So anything that can reduce sitting and add some physical activity - and we know that if we add 10 minutes or 20 minutes here, 10 minutes or 20 minutes there - anything we can do to get up to an hour of physical activity a day will meet, and in some cases exceed, if we do it every day, the guidelines from, not only the American Heart Association, but the American college of sports medicine.

James Loy:

Yeah, and that gets back to the risks of sedentary behavior, which as we mentioned, is being called the new smoking, which is a pretty eye-opening way to look at it.

So does that organization, the ACSM, especially the ActivEarth component of it, of which you are a part, does that operate on more of a national level? Or can it help communities, kind of like here in Oxford, Ohio, where Miami University is based, can it help these kinds of communities enact those processes and polices on a more local level as well?

Helaine Alessio:

So, we're looking at it from a big picture. But we also … we think global, but act local. How do we get people to be more physically active, on a regular basis, that not only includes personal health, but also has a positive effect on the environment, which will then impact human health? So it's a circular type of relationship, where one affects the other, which affects the other, which affects the other.

And from our committee, what we're trying to do is track, find evidence-based examples of how active transport can positively impact health. Because we don't want it to say, oh, yeah, we think it happens. No! We want to use evidence-based practices to specifically recommend what can be done at a local level, and then moving up to state, and then regional, and then the national level, to positively impact public health by changing transportation, which benefits the environment and human health.


James Loy:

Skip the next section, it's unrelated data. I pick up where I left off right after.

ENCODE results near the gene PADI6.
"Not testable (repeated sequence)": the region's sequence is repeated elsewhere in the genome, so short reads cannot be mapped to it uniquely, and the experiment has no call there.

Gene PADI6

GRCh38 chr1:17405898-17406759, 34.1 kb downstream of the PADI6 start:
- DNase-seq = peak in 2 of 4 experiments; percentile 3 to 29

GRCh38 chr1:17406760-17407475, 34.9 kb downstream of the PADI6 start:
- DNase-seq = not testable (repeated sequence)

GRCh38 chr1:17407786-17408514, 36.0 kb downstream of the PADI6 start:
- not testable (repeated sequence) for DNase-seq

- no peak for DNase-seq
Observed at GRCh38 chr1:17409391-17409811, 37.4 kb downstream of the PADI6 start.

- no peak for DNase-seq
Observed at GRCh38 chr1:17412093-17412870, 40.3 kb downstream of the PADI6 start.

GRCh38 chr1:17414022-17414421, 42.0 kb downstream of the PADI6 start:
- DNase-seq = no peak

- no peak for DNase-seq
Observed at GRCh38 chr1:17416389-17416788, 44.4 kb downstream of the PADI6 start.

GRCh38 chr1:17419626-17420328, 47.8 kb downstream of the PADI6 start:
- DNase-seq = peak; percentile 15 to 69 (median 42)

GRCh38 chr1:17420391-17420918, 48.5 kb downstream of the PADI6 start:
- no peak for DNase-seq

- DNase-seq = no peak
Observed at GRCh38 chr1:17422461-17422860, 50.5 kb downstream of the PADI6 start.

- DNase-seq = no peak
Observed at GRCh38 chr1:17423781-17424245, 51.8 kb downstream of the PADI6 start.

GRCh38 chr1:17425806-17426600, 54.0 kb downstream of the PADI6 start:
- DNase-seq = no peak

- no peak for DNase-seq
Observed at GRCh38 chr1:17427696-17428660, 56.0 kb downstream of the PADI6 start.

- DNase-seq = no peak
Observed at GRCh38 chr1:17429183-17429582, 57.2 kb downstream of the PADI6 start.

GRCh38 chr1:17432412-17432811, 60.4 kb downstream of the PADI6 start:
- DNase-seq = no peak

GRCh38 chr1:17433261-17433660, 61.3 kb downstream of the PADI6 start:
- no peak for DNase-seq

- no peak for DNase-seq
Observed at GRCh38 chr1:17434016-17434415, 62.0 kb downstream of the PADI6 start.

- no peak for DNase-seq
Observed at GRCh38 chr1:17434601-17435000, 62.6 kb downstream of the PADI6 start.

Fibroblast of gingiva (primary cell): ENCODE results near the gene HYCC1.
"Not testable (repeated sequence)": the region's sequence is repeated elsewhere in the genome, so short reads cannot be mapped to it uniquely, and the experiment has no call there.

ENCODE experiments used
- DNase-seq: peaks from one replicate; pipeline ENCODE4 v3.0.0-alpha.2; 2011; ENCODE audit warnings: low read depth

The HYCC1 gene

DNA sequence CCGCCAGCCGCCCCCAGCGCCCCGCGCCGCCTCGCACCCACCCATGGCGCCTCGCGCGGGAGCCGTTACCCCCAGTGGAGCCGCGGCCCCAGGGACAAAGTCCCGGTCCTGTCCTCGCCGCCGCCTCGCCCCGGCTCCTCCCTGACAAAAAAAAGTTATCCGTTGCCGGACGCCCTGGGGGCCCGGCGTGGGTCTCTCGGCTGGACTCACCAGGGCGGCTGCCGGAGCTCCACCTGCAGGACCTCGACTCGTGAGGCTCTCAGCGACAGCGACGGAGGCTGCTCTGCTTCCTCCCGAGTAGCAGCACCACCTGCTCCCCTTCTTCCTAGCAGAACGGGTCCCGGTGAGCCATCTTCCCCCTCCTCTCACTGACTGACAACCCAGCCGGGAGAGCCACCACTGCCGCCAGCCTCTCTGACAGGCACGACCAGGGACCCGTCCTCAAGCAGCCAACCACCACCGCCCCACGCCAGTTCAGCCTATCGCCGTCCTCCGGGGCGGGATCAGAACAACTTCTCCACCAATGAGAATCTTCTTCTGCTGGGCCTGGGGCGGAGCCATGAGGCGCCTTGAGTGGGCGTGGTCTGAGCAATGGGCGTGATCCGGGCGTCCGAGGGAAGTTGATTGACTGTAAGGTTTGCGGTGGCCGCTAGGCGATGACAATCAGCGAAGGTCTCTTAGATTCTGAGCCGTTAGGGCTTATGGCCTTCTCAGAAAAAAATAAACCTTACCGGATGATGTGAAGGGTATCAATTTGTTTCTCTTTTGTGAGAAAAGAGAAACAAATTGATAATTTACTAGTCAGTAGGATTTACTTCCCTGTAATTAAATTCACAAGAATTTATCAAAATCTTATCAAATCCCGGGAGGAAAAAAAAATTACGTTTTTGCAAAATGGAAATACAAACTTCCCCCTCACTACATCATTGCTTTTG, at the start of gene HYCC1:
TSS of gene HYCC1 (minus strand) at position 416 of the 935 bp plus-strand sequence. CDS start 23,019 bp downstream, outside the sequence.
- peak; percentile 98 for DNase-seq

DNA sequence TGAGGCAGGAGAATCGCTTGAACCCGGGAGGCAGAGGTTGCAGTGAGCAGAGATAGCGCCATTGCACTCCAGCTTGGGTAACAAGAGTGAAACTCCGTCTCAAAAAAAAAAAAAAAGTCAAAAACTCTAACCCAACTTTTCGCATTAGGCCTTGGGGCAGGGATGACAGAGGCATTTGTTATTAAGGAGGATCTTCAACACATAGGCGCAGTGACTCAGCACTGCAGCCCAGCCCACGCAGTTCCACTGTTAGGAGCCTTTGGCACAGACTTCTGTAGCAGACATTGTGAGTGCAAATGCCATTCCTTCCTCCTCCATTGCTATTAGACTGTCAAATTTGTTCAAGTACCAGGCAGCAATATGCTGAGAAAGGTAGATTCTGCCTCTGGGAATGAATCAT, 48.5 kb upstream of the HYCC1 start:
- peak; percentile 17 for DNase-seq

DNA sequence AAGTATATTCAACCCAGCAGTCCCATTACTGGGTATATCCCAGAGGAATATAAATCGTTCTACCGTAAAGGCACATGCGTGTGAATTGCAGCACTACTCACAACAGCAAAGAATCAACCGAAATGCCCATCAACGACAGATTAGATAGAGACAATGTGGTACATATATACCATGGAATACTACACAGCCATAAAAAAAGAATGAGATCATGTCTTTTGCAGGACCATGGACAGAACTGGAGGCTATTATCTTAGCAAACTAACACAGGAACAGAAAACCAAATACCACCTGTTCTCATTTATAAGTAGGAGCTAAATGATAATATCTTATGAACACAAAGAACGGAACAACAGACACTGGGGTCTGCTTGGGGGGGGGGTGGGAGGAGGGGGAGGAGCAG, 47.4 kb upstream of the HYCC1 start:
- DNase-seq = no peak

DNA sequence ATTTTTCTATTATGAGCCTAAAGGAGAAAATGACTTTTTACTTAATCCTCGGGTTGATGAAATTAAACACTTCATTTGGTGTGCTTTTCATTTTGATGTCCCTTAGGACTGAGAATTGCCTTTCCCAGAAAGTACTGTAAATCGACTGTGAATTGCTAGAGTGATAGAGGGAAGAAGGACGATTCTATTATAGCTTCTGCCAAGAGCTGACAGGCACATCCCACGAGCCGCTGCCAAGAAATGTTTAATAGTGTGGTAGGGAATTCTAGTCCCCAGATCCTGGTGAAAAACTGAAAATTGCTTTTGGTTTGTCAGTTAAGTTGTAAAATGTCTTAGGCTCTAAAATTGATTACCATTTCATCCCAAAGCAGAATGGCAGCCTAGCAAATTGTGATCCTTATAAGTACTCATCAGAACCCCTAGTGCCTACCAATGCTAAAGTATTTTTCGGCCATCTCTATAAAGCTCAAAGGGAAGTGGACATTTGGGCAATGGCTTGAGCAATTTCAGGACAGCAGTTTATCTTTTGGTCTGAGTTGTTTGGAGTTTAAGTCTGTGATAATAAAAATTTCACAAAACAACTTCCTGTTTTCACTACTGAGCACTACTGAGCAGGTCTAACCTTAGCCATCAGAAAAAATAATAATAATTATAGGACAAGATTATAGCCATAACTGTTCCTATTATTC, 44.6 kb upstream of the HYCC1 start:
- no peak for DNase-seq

The evidence certainly exists, and we are learning more all the time.

Current stats from the Victoria Transport Policy Institute, for example, say households in automobile-dependent communities spend over 20% more of their annual income on transportation, when compared to people who live in areas with an active transport-friendly infrastructure.

These statistics also show that substituting short driving trips in favor of biking or walking can also quickly produce relatively large fuel savings. Just a 1% shift from driving to walking, for example, can save up to 4% in fuel costs. And short trips in a car have been proven to pollute more per mile due to less engine efficacy.

These factors add up, and they can become especially profound after realizing that most driving, remember, consists of these short trips, those that are typically less than three miles long.

So driving less, even a little less, can help people start saving more pretty quickly, which may be a great way to provide the extra motivation needed for some of us to drive less, which also, of course, circles directly back to health and wellness.

And not only because of the physical activity involved.

According to the CDC, less driving, under numerous circumstances, is also directly related to less exposure to toxic air pollution, which can reduce asthma, birth defects, childhood cancer, and cardiovascular disease. Less driving can also reduce the long-term healthcare costs associated with chronic diseases such as obesity.

And it leads to safer streets. So traffic-related fatalities and injuries will go down as well.

And these stats only seem to scratch the surface.

So as we continue to learn more about the cyclical nature of all these factors, researchers like Dr. Alessio are continuing to ask questions that will help communities everywhere understand how our collective health and wellness depends on a lot more than just nutrition and exercise.

Because how do we get people to be more physically active, on a regular basis, and in ways that not only benefit personal health, but that also has a positive effect on the environment and the economy?

How do we get more community leaders and local residents to understand that things like parks and trails and bike lanes and sidewalks have benefits that extend far beyond benefitting only the people who use them?

Because it is evident, now more than ever, that human health does not happen in a vacuum. All around us, every day, there are many, many deeply interconnected forces at work.


Thank you for listening to this episode of the Reframe podcast. If you like this episode, we have many more available, many of which are also about health and wellness. They are available for free on Apple Podcasts and on Google Play Music.